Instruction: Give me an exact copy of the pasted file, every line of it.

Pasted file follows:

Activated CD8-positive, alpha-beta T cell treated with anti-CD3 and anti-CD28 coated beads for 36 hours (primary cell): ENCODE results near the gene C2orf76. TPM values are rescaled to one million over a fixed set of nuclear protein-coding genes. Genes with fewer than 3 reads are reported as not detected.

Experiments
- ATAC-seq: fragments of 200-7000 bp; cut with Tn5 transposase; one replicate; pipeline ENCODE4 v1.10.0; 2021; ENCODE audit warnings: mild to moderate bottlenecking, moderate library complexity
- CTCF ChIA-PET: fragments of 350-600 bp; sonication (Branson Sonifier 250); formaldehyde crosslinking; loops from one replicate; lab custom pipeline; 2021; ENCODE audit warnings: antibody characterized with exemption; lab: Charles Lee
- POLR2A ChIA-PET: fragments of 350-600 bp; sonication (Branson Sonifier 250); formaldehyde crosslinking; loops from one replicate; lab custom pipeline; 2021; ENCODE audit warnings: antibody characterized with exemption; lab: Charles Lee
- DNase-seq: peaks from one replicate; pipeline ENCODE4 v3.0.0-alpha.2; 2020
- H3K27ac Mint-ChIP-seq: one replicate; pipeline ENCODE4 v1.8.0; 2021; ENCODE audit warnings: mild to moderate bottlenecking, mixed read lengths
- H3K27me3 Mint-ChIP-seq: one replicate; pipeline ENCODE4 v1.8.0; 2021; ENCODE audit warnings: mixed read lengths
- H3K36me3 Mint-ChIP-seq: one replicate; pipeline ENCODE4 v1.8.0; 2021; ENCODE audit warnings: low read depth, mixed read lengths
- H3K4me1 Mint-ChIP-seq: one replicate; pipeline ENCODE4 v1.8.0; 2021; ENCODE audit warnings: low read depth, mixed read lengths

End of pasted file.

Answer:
Activated CD8-positive, alpha-beta T cell treated with anti-CD3 and anti-CD28 coated beads for 36 hours (primary cell): ENCODE results near the gene C2orf76. TPM values are rescaled to one million over a fixed set of nuclear protein-coding genes. Genes with fewer than 3 reads are reported as not detected.

Experiments
- ATAC-seq: fragments of 200-7000 bp; cut with Tn5 transposase; one replicate; pipeline ENCODE4 v1.10.0; 2021; ENCODE audit warnings: mild to moderate bottlenecking, moderate library complexity
- CTCF ChIA-PET: fragments of 350-600 bp; sonication (Branson Sonifier 250); formaldehyde crosslinking; loops from one replicate; lab custom pipeline; 2021; ENCODE audit warnings: antibody characterized with exemption; lab: Charles Lee
- POLR2A ChIA-PET: fragments of 350-600 bp; sonication (Branson Sonifier 250); formaldehyde crosslinking; loops from one replicate; lab custom pipeline; 2021; ENCODE audit warnings: antibody characterized with exemption; lab: Charles Lee
- DNase-seq: peaks from one replicate; pipeline ENCODE4 v3.0.0-alpha.2; 2020
- H3K27ac Mint-ChIP-seq: one replicate; pipeline ENCODE4 v1.8.0; 2021; ENCODE audit warnings: mild to moderate bottlenecking, mixed read lengths
- H3K27me3 Mint-ChIP-seq: one replicate; pipeline ENCODE4 v1.8.0; 2021; ENCODE audit warnings: mixed read lengths
- H3K36me3 Mint-ChIP-seq: one replicate; pipeline ENCODE4 v1.8.0; 2021; ENCODE audit warnings: low read depth, mixed read lengths
- H3K4me1 Mint-ChIP-seq: one replicate; pipeline ENCODE4 v1.8.0; 2021; ENCODE audit warnings: low read depth, mixed read lengths